I just finished reading Brian Michael Bendis’ Alias, vols. 3 and 4, and found out that for some odd reason, I’d never written up vol. 2. Well, here I am to rectify that oversight in a way that involves no extra work on my part.
I was well-pleased by the first volume of Alias, but mostly because it was a well-told story in the Marvel Universe, rather than because it was a well-told story full stop. After reading the next three volumes, I’m upgrading it to just plain good. It really excels in every aspect of the graphic novel game:
- The art is great. It’s distinctive, attractive, expressive, and varied (flashbacks to the heroine’s superhero past are done in a more conventional comic book look; flashbacks to her teenage years are done in an old-school Steve Ditko look) without being gimmicky. I don’t notice much comic book art, so the general serviceability of it is fine by me; but here, the art is noticeably and obviously an asset.
- The dialog is great. Bendis is one of the best dialogists working in any medium right now; at his best, he’s Joss Whedon crossed with Aaron Sorkin, and his best is on display in Alias.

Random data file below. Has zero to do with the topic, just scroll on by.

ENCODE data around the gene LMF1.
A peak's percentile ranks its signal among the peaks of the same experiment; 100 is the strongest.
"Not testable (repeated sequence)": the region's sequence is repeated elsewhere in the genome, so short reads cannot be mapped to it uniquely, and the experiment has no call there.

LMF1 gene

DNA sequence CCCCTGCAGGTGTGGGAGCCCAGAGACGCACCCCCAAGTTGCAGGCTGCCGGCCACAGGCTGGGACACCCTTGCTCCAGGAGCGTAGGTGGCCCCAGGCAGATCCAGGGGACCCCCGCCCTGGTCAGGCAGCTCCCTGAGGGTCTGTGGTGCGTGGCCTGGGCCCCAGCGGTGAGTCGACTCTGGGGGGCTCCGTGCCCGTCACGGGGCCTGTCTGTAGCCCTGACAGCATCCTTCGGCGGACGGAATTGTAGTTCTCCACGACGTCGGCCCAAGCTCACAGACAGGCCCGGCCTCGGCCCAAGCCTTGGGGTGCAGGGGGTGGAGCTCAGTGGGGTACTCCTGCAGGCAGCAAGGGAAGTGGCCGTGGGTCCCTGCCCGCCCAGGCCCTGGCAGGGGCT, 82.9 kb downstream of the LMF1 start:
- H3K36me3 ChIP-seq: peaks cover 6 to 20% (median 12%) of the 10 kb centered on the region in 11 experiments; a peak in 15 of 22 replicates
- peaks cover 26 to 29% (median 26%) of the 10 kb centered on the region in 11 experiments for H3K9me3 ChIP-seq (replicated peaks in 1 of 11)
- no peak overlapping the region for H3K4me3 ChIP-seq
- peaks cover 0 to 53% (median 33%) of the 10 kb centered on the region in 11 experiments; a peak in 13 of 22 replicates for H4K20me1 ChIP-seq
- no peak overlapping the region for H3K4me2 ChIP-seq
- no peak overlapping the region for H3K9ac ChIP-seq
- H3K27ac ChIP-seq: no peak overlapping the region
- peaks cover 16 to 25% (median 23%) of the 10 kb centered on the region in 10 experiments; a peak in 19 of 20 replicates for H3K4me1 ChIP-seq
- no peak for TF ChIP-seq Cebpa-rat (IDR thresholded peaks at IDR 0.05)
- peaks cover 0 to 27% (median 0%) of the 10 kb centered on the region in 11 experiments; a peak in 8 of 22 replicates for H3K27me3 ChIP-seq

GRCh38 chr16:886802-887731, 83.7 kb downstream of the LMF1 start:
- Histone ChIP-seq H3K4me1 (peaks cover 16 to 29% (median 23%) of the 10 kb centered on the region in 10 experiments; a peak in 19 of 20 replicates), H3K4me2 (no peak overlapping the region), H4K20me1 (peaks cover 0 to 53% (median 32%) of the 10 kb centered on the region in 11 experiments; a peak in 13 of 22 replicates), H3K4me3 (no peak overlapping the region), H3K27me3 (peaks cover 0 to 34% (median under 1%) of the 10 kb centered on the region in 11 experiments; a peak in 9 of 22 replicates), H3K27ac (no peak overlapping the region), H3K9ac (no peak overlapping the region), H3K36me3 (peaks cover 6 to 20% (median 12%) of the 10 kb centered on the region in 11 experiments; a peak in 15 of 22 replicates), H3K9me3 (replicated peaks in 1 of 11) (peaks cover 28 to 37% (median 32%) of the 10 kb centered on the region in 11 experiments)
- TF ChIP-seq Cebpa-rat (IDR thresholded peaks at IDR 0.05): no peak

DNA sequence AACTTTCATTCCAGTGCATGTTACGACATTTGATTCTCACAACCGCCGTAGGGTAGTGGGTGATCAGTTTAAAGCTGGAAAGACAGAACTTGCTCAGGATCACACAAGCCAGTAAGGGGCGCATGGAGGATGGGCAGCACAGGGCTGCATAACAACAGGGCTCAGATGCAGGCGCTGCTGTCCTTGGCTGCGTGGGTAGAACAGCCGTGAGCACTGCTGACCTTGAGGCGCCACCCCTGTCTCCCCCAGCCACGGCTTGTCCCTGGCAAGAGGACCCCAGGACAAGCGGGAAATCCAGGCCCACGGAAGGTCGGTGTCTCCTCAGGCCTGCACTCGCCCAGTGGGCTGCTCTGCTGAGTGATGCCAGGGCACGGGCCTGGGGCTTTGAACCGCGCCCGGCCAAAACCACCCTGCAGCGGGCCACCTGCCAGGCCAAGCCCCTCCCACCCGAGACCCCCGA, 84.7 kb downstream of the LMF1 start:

- The macro-structure is great. My single favorite structure is relatively short story arcs that build up into a larger, more diffuse, character arc. The obvious example of this in the comic book world is Gaiman’s Sandman, but you also see it on Whedon’s Buffy the Vampire Slayer DVD boxed sets or Bujold’s Vorkosigan books (though Bujold’s character arc feels a bit too just-in-time to make it a great examplar; ideally, the hints about back story and fate should have been placed volumes in advance).
- The atmosphere is great. Detective sleaze-noir mixed with superheroes didn’t work well for Kurt Busiek in the “Tarnished Angel” arc of Astro City, but Bendis makes it work. In retrospect, Busiek’s mistake was making the tone too superheroey; Bendis lays on the grime a bit thicker, so is more convincingly able to integrate the elements.
Alias is, along with Busiek’s Marvels, clearly atop the “read this if you’re a Marvel fan” list (way above Gaiman’s 1602), but I think it should actually work reasonably well for non-Marvel fans, as it’s just a plain ol’ good comic.